Fortune editor says U.S. needs another financial crisis

Sequester protest
Federal employees staged a demonstration protesting the federal budget sequester on May 7, 2013 in New Yor City. Hundreds of federal employees from the National Treasury Employees Union (NTEU) were joined by Internal Revenue Service (IRS), employees as well as agents from Customs and Border Protection (CBP) outside at New York's Federal Plaza.
Photo by John Moore/Getty Images

Allan Sloan, senior editor-at-large for Fortune, thinks the country needs another financial crisis to get back on track.

He wrote in Fortune that Congress has forgotten about the automatic federal budget cuts -- known as the sequester -- and hasn't done much of anything to help the sluggish economy.

Except for the Federal Reserve, which has consistently tried to help the economy, misguided though some of its actions may be, about the only real changes our government has made since the onset of the financial crisis were induced by fear. The Troubled Asset Relief Program, which played a vital role in restoring confidence and stability to the financial system, was passed only because the House's rejection of it on Sept. 28, 2008, set off a 778-point plummet in the Dow. That scared the House into reversing itself.

The only parts of the budget sequester -- an exercise in economic idiocy -- that have been modified are the FAA's cutbacks that caused air-travel delays bad enough to scare politicians into action and the food inspectors who were rescued after the meat and poultry industry spoke out in support of them. The sequester, remember, was a doomsday device created to resolve the debt-ceiling crisis in 2011, on the assumption that sequestration was so stupid and damaging that people would do anything to keep it at bay. Yet here it is.

Now, for the third time in two years, we're dealing with a debt-ceiling drama. The previous two times Republicans played this game -- the summer of 2011 and year-end 2012 -- they damaged the country's financial credibility for no discernible gain to themselves. Why they think the third time will be the charm is beyond me. I blame the Republicans (my former party) more than I blame the Democrats (my previous former party) for our national gridlock. But the Democrats are no prizes either.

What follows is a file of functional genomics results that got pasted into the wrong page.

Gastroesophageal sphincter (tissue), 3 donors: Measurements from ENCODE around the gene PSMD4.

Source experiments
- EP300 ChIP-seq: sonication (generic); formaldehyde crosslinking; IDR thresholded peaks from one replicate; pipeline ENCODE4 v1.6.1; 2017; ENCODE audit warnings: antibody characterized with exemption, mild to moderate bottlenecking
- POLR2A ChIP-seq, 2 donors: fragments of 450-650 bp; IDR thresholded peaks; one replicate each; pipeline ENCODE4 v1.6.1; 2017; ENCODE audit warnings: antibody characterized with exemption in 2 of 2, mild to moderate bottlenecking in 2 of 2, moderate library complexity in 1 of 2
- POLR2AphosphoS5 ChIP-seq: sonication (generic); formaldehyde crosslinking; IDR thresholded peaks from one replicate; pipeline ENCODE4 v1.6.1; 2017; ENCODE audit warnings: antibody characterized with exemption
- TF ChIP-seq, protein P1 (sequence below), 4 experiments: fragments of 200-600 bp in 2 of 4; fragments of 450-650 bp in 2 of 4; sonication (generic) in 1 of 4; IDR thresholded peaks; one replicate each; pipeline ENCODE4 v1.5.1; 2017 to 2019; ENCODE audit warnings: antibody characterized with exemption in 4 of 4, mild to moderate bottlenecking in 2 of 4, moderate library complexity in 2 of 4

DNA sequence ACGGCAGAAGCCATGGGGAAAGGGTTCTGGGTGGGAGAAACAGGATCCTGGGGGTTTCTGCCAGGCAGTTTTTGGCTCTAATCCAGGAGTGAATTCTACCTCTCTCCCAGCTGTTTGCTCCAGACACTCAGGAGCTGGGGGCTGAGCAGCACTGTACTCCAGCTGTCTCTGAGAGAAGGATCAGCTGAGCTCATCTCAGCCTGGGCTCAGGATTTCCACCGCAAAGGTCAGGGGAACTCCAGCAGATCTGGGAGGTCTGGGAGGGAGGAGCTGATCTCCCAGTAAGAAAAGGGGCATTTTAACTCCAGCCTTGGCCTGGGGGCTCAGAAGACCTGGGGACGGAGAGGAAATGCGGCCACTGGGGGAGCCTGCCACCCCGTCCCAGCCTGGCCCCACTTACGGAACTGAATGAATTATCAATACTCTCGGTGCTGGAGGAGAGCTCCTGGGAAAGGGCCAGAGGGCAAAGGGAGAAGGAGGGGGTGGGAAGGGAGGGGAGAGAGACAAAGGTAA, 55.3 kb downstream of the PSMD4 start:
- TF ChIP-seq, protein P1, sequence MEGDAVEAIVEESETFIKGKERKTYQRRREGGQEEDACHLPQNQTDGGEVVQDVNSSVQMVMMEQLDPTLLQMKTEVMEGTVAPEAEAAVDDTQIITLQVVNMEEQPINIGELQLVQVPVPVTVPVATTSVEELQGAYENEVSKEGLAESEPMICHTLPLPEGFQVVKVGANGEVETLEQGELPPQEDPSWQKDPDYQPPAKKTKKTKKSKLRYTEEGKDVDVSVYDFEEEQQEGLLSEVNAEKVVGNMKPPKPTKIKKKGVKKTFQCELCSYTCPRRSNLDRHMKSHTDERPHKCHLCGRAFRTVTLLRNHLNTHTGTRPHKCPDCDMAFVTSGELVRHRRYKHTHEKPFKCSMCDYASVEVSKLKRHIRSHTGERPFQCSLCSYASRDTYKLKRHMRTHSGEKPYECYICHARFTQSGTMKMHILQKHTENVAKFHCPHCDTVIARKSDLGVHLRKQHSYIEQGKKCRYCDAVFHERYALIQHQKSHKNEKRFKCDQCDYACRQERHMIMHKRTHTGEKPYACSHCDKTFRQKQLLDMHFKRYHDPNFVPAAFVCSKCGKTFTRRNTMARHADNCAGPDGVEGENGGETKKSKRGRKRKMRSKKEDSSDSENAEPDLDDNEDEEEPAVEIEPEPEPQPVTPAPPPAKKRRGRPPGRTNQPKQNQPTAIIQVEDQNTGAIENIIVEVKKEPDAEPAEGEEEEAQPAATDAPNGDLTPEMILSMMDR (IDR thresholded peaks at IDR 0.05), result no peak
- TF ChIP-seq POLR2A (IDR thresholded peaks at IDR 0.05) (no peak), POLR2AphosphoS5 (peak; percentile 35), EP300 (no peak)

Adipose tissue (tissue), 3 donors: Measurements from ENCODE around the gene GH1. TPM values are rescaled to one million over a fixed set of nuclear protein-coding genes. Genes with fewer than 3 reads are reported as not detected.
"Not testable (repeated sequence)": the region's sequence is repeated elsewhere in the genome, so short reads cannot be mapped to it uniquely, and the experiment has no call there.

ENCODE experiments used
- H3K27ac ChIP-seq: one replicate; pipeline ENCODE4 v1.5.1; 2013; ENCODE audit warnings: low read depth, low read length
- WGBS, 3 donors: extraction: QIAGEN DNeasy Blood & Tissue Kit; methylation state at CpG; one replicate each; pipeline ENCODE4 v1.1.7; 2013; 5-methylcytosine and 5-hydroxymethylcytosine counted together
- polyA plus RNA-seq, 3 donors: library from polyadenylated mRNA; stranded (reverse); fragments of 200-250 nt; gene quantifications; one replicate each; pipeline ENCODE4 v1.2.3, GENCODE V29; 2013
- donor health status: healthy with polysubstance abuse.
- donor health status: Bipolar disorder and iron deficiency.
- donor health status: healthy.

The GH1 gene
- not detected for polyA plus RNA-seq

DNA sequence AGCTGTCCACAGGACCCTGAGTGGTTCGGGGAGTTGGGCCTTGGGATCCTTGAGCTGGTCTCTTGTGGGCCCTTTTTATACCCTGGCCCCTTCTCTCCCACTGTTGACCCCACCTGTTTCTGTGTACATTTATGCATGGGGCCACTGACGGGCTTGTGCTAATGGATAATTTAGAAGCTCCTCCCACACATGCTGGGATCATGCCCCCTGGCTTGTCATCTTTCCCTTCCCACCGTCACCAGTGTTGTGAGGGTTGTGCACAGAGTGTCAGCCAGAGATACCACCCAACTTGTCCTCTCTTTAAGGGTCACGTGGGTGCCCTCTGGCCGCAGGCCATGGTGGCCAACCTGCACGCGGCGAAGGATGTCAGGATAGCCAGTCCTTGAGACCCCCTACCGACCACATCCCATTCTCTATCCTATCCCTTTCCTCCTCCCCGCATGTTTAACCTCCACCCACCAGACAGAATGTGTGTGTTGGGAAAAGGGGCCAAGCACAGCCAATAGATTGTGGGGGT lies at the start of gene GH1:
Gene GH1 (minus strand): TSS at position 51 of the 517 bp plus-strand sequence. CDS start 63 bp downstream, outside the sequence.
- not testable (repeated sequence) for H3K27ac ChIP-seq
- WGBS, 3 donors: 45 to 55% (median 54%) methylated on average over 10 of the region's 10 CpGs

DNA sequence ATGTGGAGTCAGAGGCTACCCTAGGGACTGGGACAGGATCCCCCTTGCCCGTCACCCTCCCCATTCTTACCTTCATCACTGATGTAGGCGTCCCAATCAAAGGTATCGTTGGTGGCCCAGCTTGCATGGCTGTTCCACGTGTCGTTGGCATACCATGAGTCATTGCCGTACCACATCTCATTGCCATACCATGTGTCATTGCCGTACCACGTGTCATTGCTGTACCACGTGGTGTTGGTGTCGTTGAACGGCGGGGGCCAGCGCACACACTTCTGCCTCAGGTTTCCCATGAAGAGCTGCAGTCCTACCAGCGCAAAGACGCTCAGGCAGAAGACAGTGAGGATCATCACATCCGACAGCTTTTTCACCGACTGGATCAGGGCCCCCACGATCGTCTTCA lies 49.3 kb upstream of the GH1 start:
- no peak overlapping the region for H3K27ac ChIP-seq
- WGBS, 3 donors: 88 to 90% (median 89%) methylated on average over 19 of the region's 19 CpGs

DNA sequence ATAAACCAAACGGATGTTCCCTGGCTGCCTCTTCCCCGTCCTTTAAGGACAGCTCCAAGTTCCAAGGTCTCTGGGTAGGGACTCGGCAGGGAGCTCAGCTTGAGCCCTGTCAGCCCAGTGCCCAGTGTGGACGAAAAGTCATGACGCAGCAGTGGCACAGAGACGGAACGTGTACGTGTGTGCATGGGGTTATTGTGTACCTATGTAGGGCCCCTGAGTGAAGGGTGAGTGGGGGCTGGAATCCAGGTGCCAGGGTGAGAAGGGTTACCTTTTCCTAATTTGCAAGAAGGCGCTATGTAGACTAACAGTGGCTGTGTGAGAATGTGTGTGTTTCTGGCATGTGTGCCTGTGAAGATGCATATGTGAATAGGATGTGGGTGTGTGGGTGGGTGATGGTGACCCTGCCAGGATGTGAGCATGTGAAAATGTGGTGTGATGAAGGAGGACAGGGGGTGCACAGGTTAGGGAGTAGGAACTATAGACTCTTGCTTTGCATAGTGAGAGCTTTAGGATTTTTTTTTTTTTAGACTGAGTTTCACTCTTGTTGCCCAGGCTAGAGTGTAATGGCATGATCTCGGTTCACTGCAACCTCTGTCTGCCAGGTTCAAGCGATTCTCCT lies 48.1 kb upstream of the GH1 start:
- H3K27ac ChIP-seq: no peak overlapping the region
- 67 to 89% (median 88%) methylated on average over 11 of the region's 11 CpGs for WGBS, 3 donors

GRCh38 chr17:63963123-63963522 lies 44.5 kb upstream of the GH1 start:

LEARN MORE ABOUT THE SEQUESTER

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What the sequester has wrought for defense
Foreign Policy looks at Department of Defense cuts tied to the sequester and warns: "As America cuts back on its operations, including exercises with allies, port visits, and other manifestations of American presence, credibility, deterrence of adversaries, and reassurance to friends worldwide, the international community will take notice."

Cantor hints at sequester compromise
On Fox News Sunday, House Majority Leader Eric Cantor, R-Va., suggested "Republicans could be open to a deal on the sequester if it includes cuts to entitlement programs." (The Hill)

If anything can inspire sympathy for government employees, it's the sequester
"Congress is probably one of the worst bosses in the world. In March, the sequestration kicked in, the functional equivalent of your boss strolling into your office and demanding you unilaterally cut costs by eight percent. No other guidance; you just need to make everything you do one-twelfth less expensive. After three years pay freezes for your entire organization." (The Atlantic)

Sequester to hit public defenders, U.S. attorney in Minnesota
The Pioneer Press looks at how automatic spending cuts on Oct. 1 will affect Minnesota's legal system. "U.S. District Judge Michael Davis, chief judge of the District of Minnesota, said he is 'deeply disturbed' about the cuts and warned, 'At some point, things will start breaking down.'"

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